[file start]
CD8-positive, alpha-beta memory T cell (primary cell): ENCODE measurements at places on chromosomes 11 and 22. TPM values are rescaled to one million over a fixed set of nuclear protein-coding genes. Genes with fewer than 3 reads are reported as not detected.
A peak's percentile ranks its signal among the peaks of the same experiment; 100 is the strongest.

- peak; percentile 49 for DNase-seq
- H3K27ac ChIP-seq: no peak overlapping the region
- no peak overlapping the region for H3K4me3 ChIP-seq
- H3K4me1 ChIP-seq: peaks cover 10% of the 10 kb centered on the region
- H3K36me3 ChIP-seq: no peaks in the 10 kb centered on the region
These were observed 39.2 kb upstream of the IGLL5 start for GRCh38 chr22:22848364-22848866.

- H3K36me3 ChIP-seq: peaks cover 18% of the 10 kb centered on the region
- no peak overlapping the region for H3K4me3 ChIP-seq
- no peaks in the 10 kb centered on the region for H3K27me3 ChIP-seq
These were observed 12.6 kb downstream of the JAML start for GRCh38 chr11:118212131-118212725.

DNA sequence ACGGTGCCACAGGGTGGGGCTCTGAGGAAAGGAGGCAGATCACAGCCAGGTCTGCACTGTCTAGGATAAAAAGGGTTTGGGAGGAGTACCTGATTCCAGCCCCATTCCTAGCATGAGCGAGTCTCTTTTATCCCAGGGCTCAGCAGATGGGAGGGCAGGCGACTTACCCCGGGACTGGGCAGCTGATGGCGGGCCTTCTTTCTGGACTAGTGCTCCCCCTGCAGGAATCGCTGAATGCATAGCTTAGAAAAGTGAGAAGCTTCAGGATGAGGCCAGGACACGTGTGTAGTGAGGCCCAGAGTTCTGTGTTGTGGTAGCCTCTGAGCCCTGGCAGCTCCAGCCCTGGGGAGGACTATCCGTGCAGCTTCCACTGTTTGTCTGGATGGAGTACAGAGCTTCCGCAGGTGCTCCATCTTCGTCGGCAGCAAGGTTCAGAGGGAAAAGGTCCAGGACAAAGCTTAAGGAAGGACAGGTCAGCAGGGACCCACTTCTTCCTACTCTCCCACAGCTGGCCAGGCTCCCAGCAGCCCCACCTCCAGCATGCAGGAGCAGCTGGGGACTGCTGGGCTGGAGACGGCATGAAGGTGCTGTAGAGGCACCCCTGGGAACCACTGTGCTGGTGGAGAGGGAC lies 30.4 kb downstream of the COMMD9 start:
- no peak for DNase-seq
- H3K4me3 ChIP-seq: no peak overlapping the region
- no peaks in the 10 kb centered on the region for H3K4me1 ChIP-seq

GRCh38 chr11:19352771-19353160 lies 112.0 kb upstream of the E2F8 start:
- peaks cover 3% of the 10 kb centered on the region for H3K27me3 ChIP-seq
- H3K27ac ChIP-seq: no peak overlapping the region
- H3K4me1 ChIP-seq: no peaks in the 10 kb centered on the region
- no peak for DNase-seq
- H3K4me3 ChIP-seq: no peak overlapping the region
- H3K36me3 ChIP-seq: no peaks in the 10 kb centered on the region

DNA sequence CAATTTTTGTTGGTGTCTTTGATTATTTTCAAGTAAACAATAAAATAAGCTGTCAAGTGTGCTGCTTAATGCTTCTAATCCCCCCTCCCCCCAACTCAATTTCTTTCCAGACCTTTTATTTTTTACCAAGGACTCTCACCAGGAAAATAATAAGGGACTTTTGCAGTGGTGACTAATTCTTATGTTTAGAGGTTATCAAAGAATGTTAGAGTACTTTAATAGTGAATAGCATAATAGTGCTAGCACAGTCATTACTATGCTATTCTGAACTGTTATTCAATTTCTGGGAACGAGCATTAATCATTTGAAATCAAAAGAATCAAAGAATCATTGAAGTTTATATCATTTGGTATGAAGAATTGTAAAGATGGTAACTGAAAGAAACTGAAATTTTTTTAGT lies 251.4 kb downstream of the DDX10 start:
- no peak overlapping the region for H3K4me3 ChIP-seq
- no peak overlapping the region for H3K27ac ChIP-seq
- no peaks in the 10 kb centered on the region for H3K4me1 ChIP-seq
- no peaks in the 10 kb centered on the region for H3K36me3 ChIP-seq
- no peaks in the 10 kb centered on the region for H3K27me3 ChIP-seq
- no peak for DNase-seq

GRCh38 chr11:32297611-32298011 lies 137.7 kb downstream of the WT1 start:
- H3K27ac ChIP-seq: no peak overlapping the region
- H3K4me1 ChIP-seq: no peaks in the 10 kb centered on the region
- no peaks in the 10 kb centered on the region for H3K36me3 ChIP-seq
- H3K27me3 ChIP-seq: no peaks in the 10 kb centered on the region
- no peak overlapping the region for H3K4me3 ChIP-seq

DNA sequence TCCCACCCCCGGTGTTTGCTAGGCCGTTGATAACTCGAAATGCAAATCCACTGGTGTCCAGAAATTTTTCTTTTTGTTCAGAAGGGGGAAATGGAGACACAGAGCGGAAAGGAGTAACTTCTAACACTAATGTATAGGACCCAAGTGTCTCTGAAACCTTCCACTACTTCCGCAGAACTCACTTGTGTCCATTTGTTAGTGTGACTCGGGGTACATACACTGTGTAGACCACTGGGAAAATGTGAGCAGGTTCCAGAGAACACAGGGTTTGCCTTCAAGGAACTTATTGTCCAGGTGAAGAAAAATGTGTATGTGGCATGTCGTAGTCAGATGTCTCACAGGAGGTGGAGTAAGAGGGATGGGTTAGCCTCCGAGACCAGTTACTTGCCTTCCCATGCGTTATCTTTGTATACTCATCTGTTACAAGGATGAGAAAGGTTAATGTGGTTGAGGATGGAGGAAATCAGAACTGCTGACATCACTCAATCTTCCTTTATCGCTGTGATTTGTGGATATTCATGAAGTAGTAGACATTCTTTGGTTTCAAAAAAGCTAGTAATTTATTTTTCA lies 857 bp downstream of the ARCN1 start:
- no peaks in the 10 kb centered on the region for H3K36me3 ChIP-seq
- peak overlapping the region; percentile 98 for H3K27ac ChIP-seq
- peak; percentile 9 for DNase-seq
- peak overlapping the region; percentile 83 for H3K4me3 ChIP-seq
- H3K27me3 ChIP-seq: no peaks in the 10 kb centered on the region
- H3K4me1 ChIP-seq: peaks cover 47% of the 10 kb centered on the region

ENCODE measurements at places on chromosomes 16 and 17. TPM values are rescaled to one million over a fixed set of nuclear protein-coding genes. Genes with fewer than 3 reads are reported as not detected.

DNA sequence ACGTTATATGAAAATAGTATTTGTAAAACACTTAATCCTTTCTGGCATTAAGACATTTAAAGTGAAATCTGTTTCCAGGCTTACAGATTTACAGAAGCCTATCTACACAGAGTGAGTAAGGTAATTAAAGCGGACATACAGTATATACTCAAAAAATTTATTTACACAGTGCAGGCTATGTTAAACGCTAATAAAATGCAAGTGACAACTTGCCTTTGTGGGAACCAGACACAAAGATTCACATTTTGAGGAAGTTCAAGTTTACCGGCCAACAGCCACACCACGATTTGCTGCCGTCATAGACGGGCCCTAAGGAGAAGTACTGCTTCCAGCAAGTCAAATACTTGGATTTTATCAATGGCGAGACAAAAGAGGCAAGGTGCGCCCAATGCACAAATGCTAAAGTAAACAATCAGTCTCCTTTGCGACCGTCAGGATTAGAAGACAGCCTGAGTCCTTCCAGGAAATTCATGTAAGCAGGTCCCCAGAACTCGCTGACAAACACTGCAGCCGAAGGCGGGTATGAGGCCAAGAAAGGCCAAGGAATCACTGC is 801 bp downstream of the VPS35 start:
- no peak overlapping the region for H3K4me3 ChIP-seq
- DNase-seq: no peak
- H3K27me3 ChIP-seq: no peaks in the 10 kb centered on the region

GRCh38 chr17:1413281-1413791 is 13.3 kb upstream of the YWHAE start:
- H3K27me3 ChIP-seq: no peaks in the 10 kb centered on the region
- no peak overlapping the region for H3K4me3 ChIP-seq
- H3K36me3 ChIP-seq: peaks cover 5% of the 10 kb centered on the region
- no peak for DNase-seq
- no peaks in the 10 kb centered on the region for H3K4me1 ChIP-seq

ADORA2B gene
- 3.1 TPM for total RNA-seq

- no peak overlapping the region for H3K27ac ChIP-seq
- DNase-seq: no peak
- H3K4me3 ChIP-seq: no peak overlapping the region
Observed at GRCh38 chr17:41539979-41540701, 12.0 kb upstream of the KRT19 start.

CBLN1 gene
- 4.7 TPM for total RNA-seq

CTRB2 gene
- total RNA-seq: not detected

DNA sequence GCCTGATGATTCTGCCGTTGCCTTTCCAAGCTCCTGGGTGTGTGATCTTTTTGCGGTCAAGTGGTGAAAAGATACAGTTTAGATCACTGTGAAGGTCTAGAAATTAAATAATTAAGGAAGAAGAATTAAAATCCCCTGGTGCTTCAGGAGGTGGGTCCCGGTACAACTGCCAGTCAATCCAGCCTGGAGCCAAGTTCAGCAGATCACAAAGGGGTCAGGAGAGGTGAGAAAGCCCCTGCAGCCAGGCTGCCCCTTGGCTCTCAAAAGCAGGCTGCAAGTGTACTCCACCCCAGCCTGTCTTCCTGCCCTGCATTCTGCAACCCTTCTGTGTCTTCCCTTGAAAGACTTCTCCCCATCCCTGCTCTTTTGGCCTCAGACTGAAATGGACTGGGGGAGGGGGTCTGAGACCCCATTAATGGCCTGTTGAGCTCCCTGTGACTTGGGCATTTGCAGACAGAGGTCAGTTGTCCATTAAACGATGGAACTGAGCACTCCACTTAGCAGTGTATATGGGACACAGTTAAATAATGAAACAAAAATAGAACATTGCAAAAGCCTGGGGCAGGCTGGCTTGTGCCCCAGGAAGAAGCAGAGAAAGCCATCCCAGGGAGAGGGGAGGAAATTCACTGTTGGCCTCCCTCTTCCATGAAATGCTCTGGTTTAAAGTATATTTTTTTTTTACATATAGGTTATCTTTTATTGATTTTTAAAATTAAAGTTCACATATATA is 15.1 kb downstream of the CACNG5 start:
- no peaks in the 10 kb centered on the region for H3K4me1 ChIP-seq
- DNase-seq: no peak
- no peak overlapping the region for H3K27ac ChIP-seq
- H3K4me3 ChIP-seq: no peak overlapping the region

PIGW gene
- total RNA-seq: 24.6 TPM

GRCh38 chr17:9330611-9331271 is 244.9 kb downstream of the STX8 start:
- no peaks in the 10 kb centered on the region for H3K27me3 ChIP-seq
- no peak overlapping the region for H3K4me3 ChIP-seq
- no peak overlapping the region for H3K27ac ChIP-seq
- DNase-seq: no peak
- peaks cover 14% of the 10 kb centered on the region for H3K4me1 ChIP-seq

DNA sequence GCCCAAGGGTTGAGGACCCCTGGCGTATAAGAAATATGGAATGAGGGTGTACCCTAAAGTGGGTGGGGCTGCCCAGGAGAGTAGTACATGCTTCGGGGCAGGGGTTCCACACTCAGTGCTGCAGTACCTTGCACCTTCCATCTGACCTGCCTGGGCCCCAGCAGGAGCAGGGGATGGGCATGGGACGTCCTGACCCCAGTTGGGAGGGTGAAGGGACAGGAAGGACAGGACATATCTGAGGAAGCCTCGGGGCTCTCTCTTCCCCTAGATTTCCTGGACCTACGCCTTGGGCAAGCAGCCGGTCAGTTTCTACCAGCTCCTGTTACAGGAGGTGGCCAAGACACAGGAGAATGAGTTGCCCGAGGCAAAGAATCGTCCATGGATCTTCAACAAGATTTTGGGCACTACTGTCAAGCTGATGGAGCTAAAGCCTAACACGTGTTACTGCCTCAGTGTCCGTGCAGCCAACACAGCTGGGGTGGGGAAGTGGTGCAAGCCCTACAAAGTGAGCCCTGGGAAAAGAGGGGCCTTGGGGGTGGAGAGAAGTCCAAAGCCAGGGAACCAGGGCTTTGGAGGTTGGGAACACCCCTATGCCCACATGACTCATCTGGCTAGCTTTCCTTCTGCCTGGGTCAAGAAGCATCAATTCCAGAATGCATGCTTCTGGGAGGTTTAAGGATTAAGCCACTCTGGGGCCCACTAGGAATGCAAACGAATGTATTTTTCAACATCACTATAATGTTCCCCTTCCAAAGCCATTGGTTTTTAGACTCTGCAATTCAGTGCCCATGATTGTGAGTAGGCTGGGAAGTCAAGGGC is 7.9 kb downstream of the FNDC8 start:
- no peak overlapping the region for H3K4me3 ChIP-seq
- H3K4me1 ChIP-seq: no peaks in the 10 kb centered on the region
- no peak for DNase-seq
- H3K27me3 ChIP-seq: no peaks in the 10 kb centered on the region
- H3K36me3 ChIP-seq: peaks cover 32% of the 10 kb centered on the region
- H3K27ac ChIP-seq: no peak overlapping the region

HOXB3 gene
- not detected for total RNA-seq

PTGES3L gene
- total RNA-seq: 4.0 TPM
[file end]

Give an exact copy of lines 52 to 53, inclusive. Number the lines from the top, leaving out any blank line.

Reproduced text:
- H3K36me3 ChIP-seq: peaks cover 5% of the 10 kb centered on the region
- no peak for DNase-seq